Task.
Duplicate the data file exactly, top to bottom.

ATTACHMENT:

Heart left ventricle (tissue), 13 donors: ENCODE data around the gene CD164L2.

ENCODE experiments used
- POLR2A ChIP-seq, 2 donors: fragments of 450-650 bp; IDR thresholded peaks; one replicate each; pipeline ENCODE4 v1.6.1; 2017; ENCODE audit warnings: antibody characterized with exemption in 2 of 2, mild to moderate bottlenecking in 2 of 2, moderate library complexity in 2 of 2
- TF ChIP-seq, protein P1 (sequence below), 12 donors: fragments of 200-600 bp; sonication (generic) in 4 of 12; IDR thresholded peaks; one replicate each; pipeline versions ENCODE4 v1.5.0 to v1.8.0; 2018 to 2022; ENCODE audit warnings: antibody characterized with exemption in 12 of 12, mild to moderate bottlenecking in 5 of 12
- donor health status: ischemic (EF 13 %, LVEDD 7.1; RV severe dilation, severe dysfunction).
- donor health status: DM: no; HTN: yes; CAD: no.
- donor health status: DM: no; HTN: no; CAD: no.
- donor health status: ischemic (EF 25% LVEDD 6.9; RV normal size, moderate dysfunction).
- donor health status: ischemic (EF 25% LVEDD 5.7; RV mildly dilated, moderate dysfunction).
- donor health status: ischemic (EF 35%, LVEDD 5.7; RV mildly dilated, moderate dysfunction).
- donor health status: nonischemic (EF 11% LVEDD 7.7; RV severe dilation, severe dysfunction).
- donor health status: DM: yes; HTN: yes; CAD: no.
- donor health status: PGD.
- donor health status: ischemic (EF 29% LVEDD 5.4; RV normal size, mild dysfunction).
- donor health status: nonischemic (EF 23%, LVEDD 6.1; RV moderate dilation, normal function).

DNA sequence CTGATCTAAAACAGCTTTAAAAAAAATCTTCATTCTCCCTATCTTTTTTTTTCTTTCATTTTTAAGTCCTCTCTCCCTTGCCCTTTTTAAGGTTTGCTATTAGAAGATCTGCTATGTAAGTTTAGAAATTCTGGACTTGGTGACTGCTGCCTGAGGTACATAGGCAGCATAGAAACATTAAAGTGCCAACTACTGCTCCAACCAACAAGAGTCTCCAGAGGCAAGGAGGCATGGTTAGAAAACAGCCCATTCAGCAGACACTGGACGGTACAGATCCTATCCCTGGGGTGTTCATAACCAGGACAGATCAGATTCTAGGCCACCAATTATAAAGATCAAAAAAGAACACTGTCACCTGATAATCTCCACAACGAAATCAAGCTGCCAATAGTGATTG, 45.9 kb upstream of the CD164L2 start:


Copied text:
Heart left ventricle (tissue), 13 donors: ENCODE data around the gene CD164L2.

ENCODE experiments used
- POLR2A ChIP-seq, 2 donors: fragments of 450-650 bp; IDR thresholded peaks; one replicate each; pipeline ENCODE4 v1.6.1; 2017; ENCODE audit warnings: antibody characterized with exemption in 2 of 2, mild to moderate bottlenecking in 2 of 2, moderate library complexity in 2 of 2
- TF ChIP-seq, protein P1 (sequence below), 12 donors: fragments of 200-600 bp; sonication (generic) in 4 of 12; IDR thresholded peaks; one replicate each; pipeline versions ENCODE4 v1.5.0 to v1.8.0; 2018 to 2022; ENCODE audit warnings: antibody characterized with exemption in 12 of 12, mild to moderate bottlenecking in 5 of 12
- donor health status: ischemic (EF 13 %, LVEDD 7.1; RV severe dilation, severe dysfunction).
- donor health status: DM: no; HTN: yes; CAD: no.
- donor health status: DM: no; HTN: no; CAD: no.
- donor health status: ischemic (EF 25% LVEDD 6.9; RV normal size, moderate dysfunction).
- donor health status: ischemic (EF 25% LVEDD 5.7; RV mildly dilated, moderate dysfunction).
- donor health status: ischemic (EF 35%, LVEDD 5.7; RV mildly dilated, moderate dysfunction).
- donor health status: nonischemic (EF 11% LVEDD 7.7; RV severe dilation, severe dysfunction).
- donor health status: DM: yes; HTN: yes; CAD: no.
- donor health status: PGD.
- donor health status: ischemic (EF 29% LVEDD 5.4; RV normal size, mild dysfunction).
- donor health status: nonischemic (EF 23%, LVEDD 6.1; RV moderate dilation, normal function).

DNA sequence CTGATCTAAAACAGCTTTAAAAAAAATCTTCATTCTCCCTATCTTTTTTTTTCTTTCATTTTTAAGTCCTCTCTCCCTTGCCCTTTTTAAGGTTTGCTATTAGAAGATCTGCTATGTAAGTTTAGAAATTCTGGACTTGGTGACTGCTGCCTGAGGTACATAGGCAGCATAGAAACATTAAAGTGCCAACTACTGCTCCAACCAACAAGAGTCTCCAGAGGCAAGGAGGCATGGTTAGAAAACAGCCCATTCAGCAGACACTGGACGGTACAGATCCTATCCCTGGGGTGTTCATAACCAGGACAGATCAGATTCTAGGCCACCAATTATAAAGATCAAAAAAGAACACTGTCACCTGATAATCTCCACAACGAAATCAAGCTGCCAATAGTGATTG, 45.9 kb upstream of the CD164L2 start: